Nobody should believe Borrofice. What he said is hot air for consumption by gullible Nigerian journalists.

Piece of TRIVIA: Nigeria is still not in control of its OWN top internet domain. Go figure!
i do think the federal government is distance from the people. a terrible thing but it also mm\eans the infrastructure for this satelitte would likely be provided by the feds even though people have no good roads or electricity.

anyway, nigeria now controls its internet domain name
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Old September 2nd, 2007, 02:55 PM   #5
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some times i dont think u guys think before talking...so basically we should build all the roads first before launching ourselves into the 21st century... for your information the amount of power projects going on now are numerous and would add no less than 10,000 or mre in about a yrs time so please stop making it seem like they are folding their arms and only building a satellite..have you thought of the long term economic benefits of nigerians building their own satellite...in the long run it will reduce costs and besides china started somewhere and now people are going to them to build satellites for them nt to even mention the economic benefits...even the roads and hospitals are being worked on...no where is built in a day
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Old September 2nd, 2007, 06:26 PM   #6
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Iluvnaija,

Sure, Rome wasn't built in a day. This is exactly what Borrofice should comprehend and digest:

Nigeria cannot industralize before building the infrastructure. We could sit here and argue all day, the result will be the same conclusion: no infrastructure = no industries.

To illustrate my point, do you realize that Nigeria's only GSM handset manufacturer closed its Abuja plant last year? Reason: interruption of power supply and bureucratic bottlenecks.

Nobody said Nigeria shouldn't build its own satellite. What Nigeria lacks, as usual, is a sense of focus. Obasanjo constantly beat his chest in self-praise about building IPPs. Where are they now? Nigeria's power capacity has even SHRUNKEN to less than 4,000 in the last year.

The focus should be on power plants both conventional and nuclear. Everyone talking about Nigeria building its own satellite is just dreaming, because it's not a feasible activity until at least 2020. Another issue it technical competence. If Nigerians currently can't manufacture computer parts, how will they build a satellite?

i wish someone would answer this with sincerity.
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Old September 2nd, 2007, 07:57 PM   #7
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Well said, Zexyworm. In Nigeria we like to thump our chests at things like this satellite venture (which is really a UK venture by Nigerians) or the the prior Nigerian-built car (to be manufactured in SA). Folks, infrastructure, infrastructure, infrastructure. Even the article about the satellite says it all ... “However, it is being built in the United Kingdom because we do not have the infrastructure to build it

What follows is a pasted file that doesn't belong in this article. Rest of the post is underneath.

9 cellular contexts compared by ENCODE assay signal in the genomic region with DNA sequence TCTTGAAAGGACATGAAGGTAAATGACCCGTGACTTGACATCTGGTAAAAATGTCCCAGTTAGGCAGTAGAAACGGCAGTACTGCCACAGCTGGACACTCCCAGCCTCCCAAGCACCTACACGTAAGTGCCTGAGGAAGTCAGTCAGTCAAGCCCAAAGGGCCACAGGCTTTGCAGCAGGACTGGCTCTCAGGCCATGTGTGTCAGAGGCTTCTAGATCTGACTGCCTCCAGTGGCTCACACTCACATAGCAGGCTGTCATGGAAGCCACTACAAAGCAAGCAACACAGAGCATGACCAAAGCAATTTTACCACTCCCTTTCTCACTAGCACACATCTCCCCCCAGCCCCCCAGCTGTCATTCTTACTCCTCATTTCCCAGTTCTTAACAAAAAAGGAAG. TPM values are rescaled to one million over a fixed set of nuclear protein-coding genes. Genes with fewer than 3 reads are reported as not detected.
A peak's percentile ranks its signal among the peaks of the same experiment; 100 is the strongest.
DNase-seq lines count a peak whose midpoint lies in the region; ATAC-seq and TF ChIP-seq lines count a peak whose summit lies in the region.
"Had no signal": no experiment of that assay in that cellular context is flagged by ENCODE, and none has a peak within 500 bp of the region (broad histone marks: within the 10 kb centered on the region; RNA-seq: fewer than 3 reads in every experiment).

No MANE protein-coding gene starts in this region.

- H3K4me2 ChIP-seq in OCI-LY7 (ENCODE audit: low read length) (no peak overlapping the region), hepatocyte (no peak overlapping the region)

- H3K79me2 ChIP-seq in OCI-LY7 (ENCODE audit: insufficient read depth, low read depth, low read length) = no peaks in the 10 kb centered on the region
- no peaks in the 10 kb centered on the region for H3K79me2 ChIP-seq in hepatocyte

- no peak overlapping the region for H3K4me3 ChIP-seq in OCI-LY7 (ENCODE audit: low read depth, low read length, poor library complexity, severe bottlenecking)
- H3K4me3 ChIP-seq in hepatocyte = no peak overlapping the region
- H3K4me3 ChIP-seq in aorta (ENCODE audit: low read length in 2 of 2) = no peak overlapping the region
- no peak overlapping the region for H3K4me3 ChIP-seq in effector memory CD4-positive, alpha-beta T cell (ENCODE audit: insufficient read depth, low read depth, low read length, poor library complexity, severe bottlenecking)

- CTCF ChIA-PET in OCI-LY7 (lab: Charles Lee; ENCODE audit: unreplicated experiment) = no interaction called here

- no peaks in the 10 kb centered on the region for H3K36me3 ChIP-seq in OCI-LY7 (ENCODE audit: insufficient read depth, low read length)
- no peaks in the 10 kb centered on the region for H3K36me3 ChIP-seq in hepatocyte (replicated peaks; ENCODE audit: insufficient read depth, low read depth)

Yes, we need the roads and normalized electricity production before we start thinking about things like satellite construction. Along the lines of ZW's example of the GSM factory closing in Abuja, from a personal example, my dad owned a plastics manufacturing plant in Agege area in Lagos in the '80s to early '90s. Constant lack of electrical power eventually destroyed so much of the machinery and production equipment that the factory ended up shutting down. Add to that the cost of owning and maintaining an industrial generator plus fueling cost and the expenses just piled up.

Talk about power plants coming online is good. But until it happens and we see the results, it will be only talk. Same thing has been happening for years. Fix the electricity situation in Nigeria and that country will achieve even mightier things. Walk before trying to run.
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Old September 2nd, 2007, 08:44 PM   #8
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Originally Posted by zexyworm View Post
Iluvnaija,

Sure, Rome wasn't built in a day. This is exactly what Borrofice should comprehend and digest:

Nigeria cannot industralize before building the infrastructure. We could sit here and argue all day, the result will be the same conclusion: no infrastructure = no industries.

To illustrate my point, do you realize that Nigeria's only GSM handset manufacturer closed its Abuja plant last year? Reason: interruption of power supply and bureucratic bottlenecks.

Nobody said Nigeria shouldn't build its own satellite. What Nigeria lacks, as usual, is a sense of focus. Obasanjo constantly beat his chest in self-praise about building IPPs. Where are they now? Nigeria's power capacity has even SHRUNKEN to less than 4,000 in the last year.

The focus should be on power plants both conventional and nuclear. Everyone talking about Nigeria building its own satellite is just dreaming, because it's not a feasible activity until at least 2020. Another issue it technical competence. If Nigerians currently can't manufacture computer parts, how will they build a satellite?